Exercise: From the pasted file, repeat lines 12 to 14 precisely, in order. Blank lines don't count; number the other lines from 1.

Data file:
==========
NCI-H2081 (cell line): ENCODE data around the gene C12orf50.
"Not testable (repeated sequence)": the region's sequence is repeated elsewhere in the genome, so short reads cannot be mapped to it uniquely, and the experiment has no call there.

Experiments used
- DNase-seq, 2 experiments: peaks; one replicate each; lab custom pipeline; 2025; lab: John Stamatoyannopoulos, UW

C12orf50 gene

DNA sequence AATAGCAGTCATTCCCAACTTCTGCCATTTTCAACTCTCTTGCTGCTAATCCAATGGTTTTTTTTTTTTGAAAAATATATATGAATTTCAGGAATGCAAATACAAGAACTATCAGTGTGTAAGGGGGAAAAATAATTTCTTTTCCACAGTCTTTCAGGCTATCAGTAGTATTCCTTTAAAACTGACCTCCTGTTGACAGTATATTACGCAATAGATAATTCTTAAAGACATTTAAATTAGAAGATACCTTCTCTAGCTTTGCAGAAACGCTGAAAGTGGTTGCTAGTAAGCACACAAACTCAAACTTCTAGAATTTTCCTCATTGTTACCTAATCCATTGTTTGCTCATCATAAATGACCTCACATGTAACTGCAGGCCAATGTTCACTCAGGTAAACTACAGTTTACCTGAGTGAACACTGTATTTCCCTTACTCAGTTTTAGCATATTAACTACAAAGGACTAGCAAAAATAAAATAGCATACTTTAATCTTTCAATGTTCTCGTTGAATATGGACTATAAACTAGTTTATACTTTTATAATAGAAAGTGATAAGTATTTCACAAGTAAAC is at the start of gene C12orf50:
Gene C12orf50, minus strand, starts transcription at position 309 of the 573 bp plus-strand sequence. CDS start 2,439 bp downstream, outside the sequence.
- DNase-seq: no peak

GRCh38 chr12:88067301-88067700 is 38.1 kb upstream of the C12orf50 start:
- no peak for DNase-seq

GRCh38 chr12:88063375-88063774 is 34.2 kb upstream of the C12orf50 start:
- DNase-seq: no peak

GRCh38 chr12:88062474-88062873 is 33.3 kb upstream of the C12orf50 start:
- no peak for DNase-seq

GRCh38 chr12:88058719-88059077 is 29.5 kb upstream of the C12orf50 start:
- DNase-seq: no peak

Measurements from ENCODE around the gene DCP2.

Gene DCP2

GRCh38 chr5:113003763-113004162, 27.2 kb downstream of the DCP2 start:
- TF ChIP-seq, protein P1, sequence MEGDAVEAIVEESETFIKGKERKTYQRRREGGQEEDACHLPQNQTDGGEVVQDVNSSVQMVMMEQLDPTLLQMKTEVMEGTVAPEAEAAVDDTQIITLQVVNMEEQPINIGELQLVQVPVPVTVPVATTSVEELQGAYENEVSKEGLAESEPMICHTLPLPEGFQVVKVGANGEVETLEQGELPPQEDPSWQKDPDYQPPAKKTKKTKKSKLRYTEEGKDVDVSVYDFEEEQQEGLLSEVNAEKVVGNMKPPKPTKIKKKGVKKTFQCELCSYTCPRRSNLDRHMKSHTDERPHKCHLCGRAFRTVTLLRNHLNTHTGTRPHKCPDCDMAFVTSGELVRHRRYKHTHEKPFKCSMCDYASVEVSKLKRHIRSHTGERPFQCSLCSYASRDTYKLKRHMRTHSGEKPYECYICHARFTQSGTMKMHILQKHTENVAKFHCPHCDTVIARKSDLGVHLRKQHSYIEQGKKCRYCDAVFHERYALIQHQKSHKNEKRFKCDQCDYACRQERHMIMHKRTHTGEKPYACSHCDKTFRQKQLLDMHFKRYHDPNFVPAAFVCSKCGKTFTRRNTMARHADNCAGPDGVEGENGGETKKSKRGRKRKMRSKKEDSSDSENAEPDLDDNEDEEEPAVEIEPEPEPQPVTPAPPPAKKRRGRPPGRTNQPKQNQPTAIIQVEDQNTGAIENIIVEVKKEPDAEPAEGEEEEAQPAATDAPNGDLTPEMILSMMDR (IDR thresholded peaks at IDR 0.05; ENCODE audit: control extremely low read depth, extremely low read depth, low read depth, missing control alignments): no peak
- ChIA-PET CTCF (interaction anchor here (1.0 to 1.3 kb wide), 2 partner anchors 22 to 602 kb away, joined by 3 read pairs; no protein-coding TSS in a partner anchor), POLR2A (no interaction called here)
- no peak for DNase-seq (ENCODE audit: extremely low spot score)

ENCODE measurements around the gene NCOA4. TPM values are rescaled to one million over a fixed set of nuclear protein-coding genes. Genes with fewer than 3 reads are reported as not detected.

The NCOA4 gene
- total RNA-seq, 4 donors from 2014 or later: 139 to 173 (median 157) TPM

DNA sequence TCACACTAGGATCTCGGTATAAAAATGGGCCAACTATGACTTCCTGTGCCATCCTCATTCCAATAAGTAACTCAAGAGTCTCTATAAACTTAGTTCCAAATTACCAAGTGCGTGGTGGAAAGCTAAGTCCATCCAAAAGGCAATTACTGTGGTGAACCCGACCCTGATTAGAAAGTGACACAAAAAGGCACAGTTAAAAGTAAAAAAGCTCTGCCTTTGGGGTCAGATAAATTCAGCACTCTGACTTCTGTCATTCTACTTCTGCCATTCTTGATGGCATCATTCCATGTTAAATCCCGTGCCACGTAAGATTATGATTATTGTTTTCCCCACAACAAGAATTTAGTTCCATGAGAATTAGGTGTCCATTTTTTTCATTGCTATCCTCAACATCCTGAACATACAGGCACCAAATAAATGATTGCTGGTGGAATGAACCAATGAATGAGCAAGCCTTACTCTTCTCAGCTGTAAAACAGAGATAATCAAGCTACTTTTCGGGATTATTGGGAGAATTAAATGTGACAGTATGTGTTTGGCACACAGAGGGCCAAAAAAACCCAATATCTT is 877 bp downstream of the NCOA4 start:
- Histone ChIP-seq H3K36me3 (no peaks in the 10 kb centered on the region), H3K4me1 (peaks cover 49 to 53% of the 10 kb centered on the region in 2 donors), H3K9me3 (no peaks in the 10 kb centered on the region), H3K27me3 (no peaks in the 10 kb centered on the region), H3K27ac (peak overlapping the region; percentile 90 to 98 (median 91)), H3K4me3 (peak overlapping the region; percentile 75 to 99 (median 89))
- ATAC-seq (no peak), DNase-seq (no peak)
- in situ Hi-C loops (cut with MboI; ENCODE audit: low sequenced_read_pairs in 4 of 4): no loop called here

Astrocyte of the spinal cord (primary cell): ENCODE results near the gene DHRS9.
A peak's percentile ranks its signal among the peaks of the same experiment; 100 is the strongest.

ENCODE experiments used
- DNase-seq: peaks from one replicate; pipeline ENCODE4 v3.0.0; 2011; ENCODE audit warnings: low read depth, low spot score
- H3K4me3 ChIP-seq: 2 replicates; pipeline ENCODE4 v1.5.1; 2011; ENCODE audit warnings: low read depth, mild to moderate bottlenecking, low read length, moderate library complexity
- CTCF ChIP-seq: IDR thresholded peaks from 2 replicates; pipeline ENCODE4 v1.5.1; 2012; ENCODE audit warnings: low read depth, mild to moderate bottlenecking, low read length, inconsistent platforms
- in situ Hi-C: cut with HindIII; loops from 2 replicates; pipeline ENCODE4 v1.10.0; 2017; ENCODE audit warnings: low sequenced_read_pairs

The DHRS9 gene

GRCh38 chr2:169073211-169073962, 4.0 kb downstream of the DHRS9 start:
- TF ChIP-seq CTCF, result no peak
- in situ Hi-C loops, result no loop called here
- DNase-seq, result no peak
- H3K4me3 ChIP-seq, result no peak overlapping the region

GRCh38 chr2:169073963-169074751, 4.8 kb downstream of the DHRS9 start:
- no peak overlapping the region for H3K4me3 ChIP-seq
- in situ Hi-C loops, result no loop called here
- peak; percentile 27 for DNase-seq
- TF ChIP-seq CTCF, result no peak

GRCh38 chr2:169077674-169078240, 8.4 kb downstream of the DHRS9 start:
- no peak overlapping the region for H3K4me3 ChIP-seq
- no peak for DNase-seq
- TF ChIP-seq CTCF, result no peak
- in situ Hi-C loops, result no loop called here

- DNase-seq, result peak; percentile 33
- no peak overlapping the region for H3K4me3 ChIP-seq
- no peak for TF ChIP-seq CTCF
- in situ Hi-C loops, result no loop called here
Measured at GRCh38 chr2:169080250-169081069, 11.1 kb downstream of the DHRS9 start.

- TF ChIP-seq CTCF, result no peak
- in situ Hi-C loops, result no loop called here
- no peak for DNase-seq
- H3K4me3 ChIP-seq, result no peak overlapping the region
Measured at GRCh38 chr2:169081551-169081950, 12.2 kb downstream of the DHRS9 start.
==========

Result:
- DNase-seq: no peak

GRCh38 chr12:88062474-88062873 is 33.3 kb upstream of the C12orf50 start:
- no peak for DNase-seq